The fallacy of the undistributed middle is a form of syllogistic fallacy. Syllogisms consist of three categorical propositions, two assumptions and a conclusion, which are statements of the form (all, some,or none) (items in category A) (are or are not) (items in category B). For example, “all dogs are animals,” would be an example of a categorical proposition. If we combine this with the categorical proposition, “all poodles are dogs,” we can conclude from these two assumptions that, “all poodles are animals.” The logic we have used to make this conclusion is known as syllogistic logic. Here is another example:

No vegans eat meat;

Some raw foodists are vegan;

Therefore, some raw foodists do not eat meat.

If we accept that the first two assumptions are true, then it necessarily follows from those assumptions that the conclusion, some raw foodists do not eat meat, is true as well. There are a limited number of forms syllogistic statements can take. All vegans are not people who eat meat, is the same as saying no vegans eat meat, and vice versa, so there are in actuality 4 different forms a categorical proposition can take and a syllogism consists of 3 individual categorical propositions, so there are 4^3 or 256 possible forms a syllogism can take. Not all of these forms result in conclusions that are always true. For example:

Some raw foodists are vegan;

Some meat eaters are raw foodists;

Therefore, some meat eaters are vegan.

While both of the assumptions above are true, the conclusion is clearly false. Up to this point we have kept the three different categories being used in the syllogism in the same order, but the order can move around so long as three different categories are introduced in the two assumptions, the category that repeats does not repeat in the same assumption, and the conclusion incorporates the two categories that had not yet repeated. For example:

All dogs have tails;

I do not have a tail;

Therefore, I am not a dog.

In this case, the categories, dogs, (things that) have tails, and me, appear in a different order, but in this case we still have a syllogism which (if we accept the premises) yields a conclusion which is necessarily true. Changing the order in which the categories appear does change which syllogisms work and which do not.

Syllogistic logic is something you likely do every day without being consciously aware of it. Notice that statements like, “If someone is vegan then they do not eat meat,” means the same thing as, “all vegans are people who do not eat meat.” The fallacy of the undistributed middle is an example of a syllogism that does not work. It takes the form:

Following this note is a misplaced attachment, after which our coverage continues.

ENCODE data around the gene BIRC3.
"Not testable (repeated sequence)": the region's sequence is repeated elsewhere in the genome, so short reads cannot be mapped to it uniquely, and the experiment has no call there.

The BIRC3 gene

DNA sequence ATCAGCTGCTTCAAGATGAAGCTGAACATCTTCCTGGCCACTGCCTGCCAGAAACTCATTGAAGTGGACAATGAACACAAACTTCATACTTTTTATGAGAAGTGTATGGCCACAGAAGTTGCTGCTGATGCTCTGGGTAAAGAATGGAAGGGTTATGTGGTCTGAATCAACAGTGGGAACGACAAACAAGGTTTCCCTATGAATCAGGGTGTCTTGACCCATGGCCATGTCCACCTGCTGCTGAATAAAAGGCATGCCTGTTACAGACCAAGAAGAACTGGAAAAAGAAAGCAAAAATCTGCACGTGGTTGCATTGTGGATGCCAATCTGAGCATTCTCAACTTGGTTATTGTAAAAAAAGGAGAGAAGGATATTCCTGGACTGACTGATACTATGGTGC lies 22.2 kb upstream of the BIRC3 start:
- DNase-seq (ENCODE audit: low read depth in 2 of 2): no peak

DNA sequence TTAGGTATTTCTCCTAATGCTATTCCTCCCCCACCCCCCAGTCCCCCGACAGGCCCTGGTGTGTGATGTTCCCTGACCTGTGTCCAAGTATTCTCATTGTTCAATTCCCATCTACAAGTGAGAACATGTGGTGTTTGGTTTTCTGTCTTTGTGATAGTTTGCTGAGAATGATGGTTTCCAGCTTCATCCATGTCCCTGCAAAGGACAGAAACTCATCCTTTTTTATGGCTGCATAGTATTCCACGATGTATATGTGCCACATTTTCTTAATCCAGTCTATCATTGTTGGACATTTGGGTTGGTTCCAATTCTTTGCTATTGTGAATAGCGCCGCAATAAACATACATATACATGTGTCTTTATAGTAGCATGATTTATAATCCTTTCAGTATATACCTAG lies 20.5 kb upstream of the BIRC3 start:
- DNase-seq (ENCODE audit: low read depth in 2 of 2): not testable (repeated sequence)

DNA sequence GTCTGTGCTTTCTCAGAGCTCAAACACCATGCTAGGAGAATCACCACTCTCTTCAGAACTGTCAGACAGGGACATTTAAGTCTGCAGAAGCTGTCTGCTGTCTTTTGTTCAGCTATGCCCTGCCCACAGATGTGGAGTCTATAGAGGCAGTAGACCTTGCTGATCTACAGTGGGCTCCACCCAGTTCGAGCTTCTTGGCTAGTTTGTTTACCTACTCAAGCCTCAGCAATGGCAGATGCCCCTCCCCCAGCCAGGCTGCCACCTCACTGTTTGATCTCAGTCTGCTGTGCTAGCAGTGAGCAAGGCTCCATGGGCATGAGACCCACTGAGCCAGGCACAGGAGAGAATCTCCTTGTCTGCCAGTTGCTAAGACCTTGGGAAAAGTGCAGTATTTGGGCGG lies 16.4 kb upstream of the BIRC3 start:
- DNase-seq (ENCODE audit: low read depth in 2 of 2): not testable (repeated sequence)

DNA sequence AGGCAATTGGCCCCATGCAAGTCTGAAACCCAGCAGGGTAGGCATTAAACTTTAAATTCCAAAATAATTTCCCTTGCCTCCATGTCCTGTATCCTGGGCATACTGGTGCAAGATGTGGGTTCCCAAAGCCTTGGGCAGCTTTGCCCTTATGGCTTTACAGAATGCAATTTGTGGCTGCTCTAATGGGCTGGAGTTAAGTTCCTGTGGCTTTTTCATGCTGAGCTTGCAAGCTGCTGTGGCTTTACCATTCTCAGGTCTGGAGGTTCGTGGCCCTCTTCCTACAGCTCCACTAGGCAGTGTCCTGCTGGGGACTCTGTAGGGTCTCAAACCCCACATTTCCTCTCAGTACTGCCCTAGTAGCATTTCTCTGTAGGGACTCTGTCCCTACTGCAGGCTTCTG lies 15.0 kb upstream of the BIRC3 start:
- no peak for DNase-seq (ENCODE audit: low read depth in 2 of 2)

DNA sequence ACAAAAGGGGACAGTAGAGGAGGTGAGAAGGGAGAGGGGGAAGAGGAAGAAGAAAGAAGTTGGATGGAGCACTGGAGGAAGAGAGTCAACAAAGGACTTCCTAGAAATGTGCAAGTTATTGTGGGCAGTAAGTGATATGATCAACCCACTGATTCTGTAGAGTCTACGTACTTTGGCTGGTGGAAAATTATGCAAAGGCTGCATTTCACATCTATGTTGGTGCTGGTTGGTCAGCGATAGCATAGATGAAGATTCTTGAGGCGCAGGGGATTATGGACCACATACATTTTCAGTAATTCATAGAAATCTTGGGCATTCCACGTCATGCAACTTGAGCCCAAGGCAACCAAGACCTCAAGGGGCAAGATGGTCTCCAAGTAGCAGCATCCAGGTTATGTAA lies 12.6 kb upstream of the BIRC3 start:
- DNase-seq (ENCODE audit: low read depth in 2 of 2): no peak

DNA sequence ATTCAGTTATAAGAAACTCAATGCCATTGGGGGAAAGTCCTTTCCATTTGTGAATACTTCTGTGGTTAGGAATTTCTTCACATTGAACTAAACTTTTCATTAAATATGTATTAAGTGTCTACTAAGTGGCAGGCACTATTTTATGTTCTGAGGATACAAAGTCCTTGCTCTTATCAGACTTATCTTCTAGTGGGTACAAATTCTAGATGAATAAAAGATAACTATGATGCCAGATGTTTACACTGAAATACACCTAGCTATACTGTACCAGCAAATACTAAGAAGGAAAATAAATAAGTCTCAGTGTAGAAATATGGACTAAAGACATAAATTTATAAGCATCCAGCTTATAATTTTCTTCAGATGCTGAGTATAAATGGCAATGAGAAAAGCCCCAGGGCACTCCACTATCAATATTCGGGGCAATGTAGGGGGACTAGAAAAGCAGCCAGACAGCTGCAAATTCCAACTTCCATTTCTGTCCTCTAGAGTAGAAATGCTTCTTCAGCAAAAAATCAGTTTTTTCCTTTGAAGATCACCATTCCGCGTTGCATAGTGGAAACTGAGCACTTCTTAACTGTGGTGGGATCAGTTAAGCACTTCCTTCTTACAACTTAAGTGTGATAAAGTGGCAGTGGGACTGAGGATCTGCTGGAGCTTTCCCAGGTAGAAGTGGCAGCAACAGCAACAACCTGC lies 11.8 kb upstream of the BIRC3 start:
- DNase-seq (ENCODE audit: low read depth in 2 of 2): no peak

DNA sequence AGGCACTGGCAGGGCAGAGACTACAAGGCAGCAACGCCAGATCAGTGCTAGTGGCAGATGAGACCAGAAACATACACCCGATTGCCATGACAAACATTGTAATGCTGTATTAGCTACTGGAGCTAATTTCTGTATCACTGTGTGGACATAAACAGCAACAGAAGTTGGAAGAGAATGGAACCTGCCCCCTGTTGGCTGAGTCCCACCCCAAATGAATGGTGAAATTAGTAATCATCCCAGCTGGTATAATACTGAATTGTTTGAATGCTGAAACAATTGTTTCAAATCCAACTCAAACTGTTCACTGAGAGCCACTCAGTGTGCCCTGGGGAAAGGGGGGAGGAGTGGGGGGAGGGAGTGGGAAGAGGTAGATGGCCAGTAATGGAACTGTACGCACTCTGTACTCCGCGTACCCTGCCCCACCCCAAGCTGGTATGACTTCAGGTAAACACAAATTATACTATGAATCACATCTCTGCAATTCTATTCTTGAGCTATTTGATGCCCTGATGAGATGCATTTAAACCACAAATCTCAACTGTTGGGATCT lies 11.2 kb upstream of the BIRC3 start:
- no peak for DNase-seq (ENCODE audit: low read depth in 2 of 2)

All A are B;

All C are B;

Therefore, all C are A.

or

All A are B;

Some C are B;

Therefore, Some C are A.

For example:

All fruitarians are vegan;

I am a vegan;

Therefore, I am a fruitarian.

In this case the two assumptions may both be true, but the conclusion does not necessarily follow from the assumptions (I assure you that I am not a fruitarian). In this instance it is easy to see that the logic is flawed, but when we incorporate this logic into everyday speech it becomes more difficult to see:

If someone is vegetarian then they never eat meat,

Bob never eats meat,

Therefore, Bob is vegetarian.

In this case the conclusion is necessarily true, but the reason why is unclear. When we said, “if someone is a vegetarian then they never eat meat,” we also meant to imply, “if someone never eats meat, then they are a vegetarian.” This extra assumption can then be used to form a valid syllogism. Sometimes when we use the “if” statement it doesn't work this way:

If someone wears fur, then they do not care about animal rights;

Bob does not care about animal rights;

Therefore, Bob wears fur.

The conclusion that Bob wears fur does not necessarily follow from the assumptions because in this case we did not imply that everyone who doesn't care about animal rights also wears fur.

Here is an example were this may come up in reality.

If someone eats too much meat then they are going to be unhealthy. Bob is unhealthy. We cannot immediately assume that Bob is eating too much meat and that is the source of his poor health.

Check out next week's fallacy, illicit minor.

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